A large delegation of about sixty gentlemen, representing nine of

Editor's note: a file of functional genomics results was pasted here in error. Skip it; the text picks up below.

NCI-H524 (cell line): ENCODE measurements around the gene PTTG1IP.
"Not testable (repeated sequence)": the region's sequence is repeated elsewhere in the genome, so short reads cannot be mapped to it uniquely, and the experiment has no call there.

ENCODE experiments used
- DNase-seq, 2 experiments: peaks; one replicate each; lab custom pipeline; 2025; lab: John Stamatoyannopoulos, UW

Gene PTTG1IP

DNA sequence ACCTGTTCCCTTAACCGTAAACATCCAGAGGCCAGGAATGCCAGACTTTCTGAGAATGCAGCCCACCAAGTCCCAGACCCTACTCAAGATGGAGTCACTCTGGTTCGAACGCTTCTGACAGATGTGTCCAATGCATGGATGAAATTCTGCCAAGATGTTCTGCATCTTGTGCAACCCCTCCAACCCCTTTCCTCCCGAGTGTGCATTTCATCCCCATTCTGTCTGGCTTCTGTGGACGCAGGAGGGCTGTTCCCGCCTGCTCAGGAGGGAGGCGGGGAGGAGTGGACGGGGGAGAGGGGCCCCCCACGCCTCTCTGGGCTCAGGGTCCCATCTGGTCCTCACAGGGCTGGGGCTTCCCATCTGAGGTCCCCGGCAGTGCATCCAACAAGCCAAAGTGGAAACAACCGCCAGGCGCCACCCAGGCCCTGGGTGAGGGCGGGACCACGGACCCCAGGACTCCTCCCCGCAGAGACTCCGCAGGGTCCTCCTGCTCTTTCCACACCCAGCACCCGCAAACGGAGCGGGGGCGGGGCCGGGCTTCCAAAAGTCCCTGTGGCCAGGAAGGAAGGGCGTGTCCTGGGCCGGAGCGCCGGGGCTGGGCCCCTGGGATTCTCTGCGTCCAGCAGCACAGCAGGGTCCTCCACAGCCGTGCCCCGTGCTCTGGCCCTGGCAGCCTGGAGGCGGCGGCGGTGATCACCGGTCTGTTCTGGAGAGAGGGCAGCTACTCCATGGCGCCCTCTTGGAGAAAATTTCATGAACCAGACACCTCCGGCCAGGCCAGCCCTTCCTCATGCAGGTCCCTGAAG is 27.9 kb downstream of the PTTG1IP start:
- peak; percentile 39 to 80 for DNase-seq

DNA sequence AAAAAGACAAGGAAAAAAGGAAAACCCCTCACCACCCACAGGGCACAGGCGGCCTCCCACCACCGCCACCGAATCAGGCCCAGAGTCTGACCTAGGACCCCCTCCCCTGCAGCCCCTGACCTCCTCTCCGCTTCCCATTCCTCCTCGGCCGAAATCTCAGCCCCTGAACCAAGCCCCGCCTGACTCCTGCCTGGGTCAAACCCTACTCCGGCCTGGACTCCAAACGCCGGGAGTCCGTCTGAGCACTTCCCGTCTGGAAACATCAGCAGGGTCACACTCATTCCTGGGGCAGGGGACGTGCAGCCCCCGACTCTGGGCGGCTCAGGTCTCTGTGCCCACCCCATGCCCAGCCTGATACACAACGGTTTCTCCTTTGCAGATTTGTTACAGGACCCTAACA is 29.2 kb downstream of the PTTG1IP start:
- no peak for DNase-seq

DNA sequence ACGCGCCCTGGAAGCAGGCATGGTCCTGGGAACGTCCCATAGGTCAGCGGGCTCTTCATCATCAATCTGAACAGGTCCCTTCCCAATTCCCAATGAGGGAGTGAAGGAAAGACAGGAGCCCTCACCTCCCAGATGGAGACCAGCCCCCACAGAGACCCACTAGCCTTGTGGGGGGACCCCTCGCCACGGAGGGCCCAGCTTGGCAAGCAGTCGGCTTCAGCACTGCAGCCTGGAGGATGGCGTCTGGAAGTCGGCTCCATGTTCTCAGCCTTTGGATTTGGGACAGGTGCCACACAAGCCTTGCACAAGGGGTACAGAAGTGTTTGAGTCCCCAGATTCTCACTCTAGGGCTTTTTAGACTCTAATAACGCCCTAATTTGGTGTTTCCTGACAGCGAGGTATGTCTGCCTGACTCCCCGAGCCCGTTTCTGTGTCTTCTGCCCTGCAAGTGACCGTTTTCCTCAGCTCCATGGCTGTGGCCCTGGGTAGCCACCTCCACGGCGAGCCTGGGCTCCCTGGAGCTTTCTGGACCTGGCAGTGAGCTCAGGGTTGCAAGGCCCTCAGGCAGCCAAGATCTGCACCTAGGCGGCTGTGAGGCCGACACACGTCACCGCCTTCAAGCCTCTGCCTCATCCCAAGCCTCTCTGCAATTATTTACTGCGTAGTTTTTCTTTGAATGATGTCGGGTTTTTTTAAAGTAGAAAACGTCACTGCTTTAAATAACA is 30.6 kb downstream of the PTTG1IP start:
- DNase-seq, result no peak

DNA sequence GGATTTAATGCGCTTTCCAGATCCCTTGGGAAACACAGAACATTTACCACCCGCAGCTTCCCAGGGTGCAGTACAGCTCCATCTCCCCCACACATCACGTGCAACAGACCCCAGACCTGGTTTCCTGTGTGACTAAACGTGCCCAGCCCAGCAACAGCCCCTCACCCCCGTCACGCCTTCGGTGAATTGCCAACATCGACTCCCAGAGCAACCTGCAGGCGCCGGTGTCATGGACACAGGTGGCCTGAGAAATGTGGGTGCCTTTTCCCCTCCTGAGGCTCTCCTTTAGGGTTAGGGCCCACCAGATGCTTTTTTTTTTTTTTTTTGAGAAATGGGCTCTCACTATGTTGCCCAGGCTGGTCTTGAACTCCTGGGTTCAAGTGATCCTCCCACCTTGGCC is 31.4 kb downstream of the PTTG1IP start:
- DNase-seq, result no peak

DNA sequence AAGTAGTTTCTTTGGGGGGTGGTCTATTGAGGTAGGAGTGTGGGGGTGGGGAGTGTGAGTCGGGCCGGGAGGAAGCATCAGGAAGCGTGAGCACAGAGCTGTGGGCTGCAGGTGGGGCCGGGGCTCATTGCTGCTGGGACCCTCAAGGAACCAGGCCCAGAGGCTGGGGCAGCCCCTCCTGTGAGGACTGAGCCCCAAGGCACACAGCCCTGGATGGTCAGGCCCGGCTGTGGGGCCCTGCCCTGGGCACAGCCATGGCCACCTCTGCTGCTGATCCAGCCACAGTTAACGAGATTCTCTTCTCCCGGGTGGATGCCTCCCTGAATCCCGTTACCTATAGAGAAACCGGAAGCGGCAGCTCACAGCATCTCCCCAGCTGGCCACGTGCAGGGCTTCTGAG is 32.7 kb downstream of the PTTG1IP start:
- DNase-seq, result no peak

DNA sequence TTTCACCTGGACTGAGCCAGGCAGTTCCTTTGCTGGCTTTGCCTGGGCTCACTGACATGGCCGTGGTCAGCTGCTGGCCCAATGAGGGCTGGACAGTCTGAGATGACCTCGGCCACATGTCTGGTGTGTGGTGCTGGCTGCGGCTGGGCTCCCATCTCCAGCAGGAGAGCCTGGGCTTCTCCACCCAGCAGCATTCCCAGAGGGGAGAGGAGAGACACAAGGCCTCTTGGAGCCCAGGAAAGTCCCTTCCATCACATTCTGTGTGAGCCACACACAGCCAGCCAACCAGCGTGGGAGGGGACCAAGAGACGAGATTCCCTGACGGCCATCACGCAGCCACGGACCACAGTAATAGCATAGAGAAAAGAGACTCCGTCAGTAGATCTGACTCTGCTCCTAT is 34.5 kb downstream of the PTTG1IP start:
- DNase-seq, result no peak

the Southern States, called on President Johnson on the 11th September to express their respect and regard for him, their de- termination to co-operate with him iu promoting the welfare of the country, and their sincerity in acquiescing heartily in the ac- complished fact of the failure of secession. Mr. Johnson made a speech of some feeling, in which, while throwing the whole blame freely on the South, he expressed his desire and intention to trust them with the making of their own future, his dislike to a cen- tralizing policy, and his attachment to State rights. When Mr. Johnson expressed his belief that the South would now acquiesce in the extinction of slavery, the deputation very strongly signified its assent, but of coarse nothing was said as to the civil rights of the freedmen. " I know," said the President, " that I am of the Southern people, and I love them, and will do all in my power to restore them to that state of happiness and prosperity which they e :j4pd before the madness of misguided men led them astray, to their own undoing." Not, we hope, precisely " that prosperity," but same other and better, if Mr. Johnson really loves the whole Southern people, and not merely the Southern whites. His recon- struction is going on too rapidly out of the old rotten materials of the former buildings.